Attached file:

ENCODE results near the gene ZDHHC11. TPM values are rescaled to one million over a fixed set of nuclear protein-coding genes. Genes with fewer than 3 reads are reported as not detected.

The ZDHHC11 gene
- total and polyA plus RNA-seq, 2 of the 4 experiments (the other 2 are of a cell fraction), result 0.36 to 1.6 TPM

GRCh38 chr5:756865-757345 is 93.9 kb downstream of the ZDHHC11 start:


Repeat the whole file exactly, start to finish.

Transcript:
ENCODE results near the gene ZDHHC11. TPM values are rescaled to one million over a fixed set of nuclear protein-coding genes. Genes with fewer than 3 reads are reported as not detected.

The ZDHHC11 gene
- total and polyA plus RNA-seq, 2 of the 4 experiments (the other 2 are of a cell fraction), result 0.36 to 1.6 TPM

GRCh38 chr5:756865-757345 is 93.9 kb downstream of the ZDHHC11 start: